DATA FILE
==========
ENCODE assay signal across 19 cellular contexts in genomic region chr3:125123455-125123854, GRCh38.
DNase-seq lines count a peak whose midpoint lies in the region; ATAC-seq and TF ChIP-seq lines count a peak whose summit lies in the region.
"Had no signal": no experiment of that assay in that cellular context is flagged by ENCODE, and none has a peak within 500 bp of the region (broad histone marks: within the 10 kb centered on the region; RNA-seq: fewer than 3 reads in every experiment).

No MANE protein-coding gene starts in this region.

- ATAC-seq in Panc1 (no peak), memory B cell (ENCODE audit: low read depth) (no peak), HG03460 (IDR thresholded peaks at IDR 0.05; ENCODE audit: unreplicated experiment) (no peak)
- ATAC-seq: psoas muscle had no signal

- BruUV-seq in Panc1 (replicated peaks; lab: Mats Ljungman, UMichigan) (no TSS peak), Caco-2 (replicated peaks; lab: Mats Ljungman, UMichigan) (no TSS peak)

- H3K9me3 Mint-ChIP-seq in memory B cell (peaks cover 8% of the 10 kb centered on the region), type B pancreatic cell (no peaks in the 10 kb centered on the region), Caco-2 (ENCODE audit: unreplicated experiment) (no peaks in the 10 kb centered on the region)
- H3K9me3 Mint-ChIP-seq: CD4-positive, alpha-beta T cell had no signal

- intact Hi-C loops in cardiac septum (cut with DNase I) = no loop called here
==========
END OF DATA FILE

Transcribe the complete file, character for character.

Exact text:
ENCODE assay signal across 19 cellular contexts in genomic region chr3:125123455-125123854, GRCh38.
DNase-seq lines count a peak whose midpoint lies in the region; ATAC-seq and TF ChIP-seq lines count a peak whose summit lies in the region.
"Had no signal": no experiment of that assay in that cellular context is flagged by ENCODE, and none has a peak within 500 bp of the region (broad histone marks: within the 10 kb centered on the region; RNA-seq: fewer than 3 reads in every experiment).

No MANE protein-coding gene starts in this region.

- ATAC-seq in Panc1 (no peak), memory B cell (ENCODE audit: low read depth) (no peak), HG03460 (IDR thresholded peaks at IDR 0.05; ENCODE audit: unreplicated experiment) (no peak)
- ATAC-seq: psoas muscle had no signal

- BruUV-seq in Panc1 (replicated peaks; lab: Mats Ljungman, UMichigan) (no TSS peak), Caco-2 (replicated peaks; lab: Mats Ljungman, UMichigan) (no TSS peak)

- H3K9me3 Mint-ChIP-seq in memory B cell (peaks cover 8% of the 10 kb centered on the region), type B pancreatic cell (no peaks in the 10 kb centered on the region), Caco-2 (ENCODE audit: unreplicated experiment) (no peaks in the 10 kb centered on the region)
- H3K9me3 Mint-ChIP-seq: CD4-positive, alpha-beta T cell had no signal

- intact Hi-C loops in cardiac septum (cut with DNase I) = no loop called here